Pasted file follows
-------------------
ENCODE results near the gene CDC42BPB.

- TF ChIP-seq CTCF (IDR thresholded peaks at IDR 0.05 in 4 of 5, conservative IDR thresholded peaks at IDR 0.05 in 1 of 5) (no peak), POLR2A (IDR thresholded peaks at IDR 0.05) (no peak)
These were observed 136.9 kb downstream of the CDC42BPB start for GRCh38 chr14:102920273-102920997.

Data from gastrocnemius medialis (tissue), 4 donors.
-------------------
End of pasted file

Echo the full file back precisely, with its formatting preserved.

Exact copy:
ENCODE results near the gene CDC42BPB.

- TF ChIP-seq CTCF (IDR thresholded peaks at IDR 0.05 in 4 of 5, conservative IDR thresholded peaks at IDR 0.05 in 1 of 5) (no peak), POLR2A (IDR thresholded peaks at IDR 0.05) (no peak)
These were observed 136.9 kb downstream of the CDC42BPB start for GRCh38 chr14:102920273-102920997.

Data from gastrocnemius medialis (tissue), 4 donors.